Is climate changing?
Yes. The climate is changing. The science behind the climate chage has continued to be stressed in the last few years. Scientists are now more certain that the global warming is the reason behind the climate changes. And many people are aware that the global warming is caused by human activities, which have rapidly increased the consentration of GHGs in the atmosphere around the globe. We are also well informed that the consumption of fossil fuels is the main source of GHGs emissions. Given that, the next that we want to know is, how much CO2 we have to reduce to stop the global warming and avoid the serious climate changes?
60% of CO2 reduction in developed nations and 25% world wide are needed.
At the EU summit held in 2005, it was agreed that the global mean temperature should not rise beyond 2 degrees celcius* above the average temperature prevailing before the industrial revolution, to avoid serious impacts on natural ecosystem and human species. This requires the stabilization of CO2 concentration in the atmosphere between 450-550ppm. And this in turn, requires 60% of CO2 emission reduction in developed nations and 25% world wide. Scientists consider this target to be 80% in the long run. Recent studies state or imply that unless we take every possible action, the globe will be reaching the "Point of No return" where climate change would be far beyond our experience.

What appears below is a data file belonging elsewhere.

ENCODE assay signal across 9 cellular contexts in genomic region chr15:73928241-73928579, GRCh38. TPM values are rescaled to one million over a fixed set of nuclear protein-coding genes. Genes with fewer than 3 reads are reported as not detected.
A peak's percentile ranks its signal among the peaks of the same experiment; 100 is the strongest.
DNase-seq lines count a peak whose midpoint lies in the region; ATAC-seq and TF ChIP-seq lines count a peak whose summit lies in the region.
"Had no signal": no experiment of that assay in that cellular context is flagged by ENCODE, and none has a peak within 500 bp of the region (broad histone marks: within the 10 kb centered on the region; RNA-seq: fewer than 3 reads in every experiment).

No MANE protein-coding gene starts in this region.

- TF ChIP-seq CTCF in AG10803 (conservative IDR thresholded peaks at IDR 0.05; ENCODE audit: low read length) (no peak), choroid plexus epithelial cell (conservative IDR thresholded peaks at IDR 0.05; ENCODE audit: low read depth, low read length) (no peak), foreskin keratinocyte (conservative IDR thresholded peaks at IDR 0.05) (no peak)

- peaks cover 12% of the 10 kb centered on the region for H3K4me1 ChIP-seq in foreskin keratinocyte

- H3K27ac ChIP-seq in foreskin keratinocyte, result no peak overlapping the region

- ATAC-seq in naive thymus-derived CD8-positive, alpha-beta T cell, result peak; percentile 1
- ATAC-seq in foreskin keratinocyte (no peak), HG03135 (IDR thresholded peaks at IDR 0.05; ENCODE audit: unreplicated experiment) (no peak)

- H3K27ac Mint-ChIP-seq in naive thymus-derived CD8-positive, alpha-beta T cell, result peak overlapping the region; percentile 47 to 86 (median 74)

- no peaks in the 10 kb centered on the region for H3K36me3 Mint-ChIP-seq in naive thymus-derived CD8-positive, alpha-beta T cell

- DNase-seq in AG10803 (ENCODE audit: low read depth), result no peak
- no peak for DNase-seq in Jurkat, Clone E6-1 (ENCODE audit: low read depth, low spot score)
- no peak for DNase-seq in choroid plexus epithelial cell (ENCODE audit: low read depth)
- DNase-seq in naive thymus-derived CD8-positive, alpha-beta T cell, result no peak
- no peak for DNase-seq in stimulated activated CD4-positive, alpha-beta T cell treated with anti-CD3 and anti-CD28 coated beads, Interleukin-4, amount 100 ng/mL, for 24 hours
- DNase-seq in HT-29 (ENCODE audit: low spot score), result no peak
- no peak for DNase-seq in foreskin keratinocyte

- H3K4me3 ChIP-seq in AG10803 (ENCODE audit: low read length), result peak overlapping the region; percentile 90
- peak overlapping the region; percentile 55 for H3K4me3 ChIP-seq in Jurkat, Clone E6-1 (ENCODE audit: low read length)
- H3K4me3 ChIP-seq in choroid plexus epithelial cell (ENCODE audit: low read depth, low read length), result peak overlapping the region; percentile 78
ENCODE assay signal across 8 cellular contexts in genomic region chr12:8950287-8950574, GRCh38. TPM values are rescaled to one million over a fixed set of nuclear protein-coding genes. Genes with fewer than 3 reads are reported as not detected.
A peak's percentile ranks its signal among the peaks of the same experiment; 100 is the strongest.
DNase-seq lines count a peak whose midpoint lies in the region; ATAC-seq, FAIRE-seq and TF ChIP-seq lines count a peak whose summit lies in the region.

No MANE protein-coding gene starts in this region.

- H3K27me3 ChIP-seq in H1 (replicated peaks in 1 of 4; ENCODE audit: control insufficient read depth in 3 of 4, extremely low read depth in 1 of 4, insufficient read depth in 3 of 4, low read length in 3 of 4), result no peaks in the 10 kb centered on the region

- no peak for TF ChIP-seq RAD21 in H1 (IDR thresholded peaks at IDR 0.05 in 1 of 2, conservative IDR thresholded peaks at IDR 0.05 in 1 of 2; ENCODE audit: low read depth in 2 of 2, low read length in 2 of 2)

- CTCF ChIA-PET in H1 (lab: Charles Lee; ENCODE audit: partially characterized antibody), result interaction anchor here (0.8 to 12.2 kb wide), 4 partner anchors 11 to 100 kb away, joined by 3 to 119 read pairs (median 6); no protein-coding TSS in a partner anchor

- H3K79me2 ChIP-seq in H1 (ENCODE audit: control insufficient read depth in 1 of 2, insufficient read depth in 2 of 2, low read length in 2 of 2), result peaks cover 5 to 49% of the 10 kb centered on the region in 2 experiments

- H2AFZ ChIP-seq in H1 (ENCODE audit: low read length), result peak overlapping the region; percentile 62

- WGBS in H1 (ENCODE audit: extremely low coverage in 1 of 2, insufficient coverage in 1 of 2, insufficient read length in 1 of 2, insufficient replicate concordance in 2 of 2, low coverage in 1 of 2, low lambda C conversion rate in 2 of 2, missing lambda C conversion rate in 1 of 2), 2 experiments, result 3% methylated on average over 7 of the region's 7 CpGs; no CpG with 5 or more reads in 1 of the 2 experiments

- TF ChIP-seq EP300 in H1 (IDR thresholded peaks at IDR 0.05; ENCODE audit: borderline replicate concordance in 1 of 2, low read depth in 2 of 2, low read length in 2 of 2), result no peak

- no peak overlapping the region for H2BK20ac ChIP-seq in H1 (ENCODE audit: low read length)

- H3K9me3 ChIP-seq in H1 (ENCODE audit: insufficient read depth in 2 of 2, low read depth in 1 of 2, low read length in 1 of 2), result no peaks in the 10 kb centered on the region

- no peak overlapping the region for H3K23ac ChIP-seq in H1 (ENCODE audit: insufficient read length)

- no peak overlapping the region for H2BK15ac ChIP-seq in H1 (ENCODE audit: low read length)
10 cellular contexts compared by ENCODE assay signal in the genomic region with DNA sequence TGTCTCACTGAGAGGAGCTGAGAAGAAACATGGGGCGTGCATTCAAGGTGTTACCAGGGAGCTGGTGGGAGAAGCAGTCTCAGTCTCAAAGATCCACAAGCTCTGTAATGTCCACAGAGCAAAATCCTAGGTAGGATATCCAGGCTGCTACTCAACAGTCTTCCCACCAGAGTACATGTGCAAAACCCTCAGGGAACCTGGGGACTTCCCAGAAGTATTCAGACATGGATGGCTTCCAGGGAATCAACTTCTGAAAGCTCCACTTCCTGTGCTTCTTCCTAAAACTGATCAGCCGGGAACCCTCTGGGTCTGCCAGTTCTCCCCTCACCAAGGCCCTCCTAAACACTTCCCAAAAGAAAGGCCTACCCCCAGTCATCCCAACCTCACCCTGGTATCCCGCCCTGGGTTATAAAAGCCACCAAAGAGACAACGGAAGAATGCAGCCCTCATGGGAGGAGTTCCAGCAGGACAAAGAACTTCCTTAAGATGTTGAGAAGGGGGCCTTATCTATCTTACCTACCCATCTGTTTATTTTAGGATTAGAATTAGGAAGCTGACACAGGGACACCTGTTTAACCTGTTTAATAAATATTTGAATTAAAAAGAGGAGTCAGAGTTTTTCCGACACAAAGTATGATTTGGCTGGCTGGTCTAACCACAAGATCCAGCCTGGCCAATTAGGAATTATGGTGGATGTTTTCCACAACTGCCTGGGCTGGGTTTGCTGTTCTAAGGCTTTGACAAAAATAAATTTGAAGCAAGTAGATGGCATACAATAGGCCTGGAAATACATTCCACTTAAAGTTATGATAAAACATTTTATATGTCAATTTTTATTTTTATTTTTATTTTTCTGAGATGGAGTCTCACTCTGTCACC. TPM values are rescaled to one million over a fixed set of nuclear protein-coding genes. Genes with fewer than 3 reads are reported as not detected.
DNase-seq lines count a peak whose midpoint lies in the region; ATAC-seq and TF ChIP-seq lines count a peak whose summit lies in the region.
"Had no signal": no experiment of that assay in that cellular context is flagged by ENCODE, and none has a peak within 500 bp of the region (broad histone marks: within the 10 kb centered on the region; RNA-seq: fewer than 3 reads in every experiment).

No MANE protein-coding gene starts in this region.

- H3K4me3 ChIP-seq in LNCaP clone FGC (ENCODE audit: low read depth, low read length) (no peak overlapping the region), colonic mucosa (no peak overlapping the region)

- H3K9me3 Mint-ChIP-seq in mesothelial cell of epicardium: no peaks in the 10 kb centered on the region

*The global mean temperature has risen by 0.74 degrees celcius in the last 100 years, and it is expected to rise by 1.1 to 6.4 degrees in the next 100 years.
CO2 emissions keep on rising in Japan.
It is required to make a quick and robust GHGs reductions to save our planet for the next generations. In Japan, governments and industries have been working on GHGs reductions to some extent to achieve Kyoto target of 6% reduction below the 1990 level. However, GHGs emissions have increased to 8% above the 1990 level by 2004. This means that Japan has to reduce GHGs by 14% during the first committment period of 2008-2012. Emission increase by energy use has risen by 13% since 1990. Looking at this increase at sectoral level, industry is the only sector that has reduced the emissions (by -3.2% below 1990 level), and other sectors such as transportation, service, and household have continued to increase by 18.1%, 42.2%, and 34.7% respectively.
CO2 and our life style.
Apart from 40% of total emission by industry, it is clear that the increase in the rest of the sectors is directly associated with our life style. In the household sector, for example, home appliances such as air-conditiones, TVs, computesr, and growing size of refagerators have caused a great increase in electricity consumption (i.e. motive power demand has increased by 36% since 1979). The average household had just 1-2 TV sets in the 1970's, while nowadays we have average of 2-3 sets. Almost half of the households had no air-conditioner in the 1970's, while nowadays we have 2-3 sets on average. We enjoy convenient services at the sacrifice of CO2 emissions. It is therefore necessary that we shift our carbon-intensitve life style to less-intensive one.